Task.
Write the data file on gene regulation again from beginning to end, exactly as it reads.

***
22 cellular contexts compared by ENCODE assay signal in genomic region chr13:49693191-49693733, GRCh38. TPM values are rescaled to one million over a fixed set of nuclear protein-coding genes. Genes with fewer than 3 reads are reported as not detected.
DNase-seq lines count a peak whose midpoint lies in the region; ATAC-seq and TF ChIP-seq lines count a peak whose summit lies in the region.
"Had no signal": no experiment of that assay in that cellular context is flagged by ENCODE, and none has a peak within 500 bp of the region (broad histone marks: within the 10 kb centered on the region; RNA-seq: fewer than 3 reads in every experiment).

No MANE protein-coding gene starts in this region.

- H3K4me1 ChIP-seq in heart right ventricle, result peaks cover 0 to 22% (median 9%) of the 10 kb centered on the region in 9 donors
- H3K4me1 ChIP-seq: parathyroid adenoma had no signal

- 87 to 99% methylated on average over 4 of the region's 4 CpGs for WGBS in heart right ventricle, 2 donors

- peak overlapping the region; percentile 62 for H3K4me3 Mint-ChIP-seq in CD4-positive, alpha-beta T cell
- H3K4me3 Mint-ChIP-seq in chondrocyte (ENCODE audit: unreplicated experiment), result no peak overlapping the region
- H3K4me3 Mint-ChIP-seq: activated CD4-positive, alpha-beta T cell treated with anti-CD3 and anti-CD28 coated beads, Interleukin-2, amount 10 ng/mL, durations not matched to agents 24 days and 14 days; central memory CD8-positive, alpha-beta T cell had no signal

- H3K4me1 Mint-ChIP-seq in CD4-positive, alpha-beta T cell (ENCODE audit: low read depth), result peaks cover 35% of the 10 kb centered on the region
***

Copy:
22 cellular contexts compared by ENCODE assay signal in genomic region chr13:49693191-49693733, GRCh38. TPM values are rescaled to one million over a fixed set of nuclear protein-coding genes. Genes with fewer than 3 reads are reported as not detected.
DNase-seq lines count a peak whose midpoint lies in the region; ATAC-seq and TF ChIP-seq lines count a peak whose summit lies in the region.
"Had no signal": no experiment of that assay in that cellular context is flagged by ENCODE, and none has a peak within 500 bp of the region (broad histone marks: within the 10 kb centered on the region; RNA-seq: fewer than 3 reads in every experiment).

No MANE protein-coding gene starts in this region.

- H3K4me1 ChIP-seq in heart right ventricle, result peaks cover 0 to 22% (median 9%) of the 10 kb centered on the region in 9 donors
- H3K4me1 ChIP-seq: parathyroid adenoma had no signal

- 87 to 99% methylated on average over 4 of the region's 4 CpGs for WGBS in heart right ventricle, 2 donors

- peak overlapping the region; percentile 62 for H3K4me3 Mint-ChIP-seq in CD4-positive, alpha-beta T cell
- H3K4me3 Mint-ChIP-seq in chondrocyte (ENCODE audit: unreplicated experiment), result no peak overlapping the region
- H3K4me3 Mint-ChIP-seq: activated CD4-positive, alpha-beta T cell treated with anti-CD3 and anti-CD28 coated beads, Interleukin-2, amount 10 ng/mL, durations not matched to agents 24 days and 14 days; central memory CD8-positive, alpha-beta T cell had no signal

- H3K4me1 Mint-ChIP-seq in CD4-positive, alpha-beta T cell (ENCODE audit: low read depth), result peaks cover 35% of the 10 kb centered on the region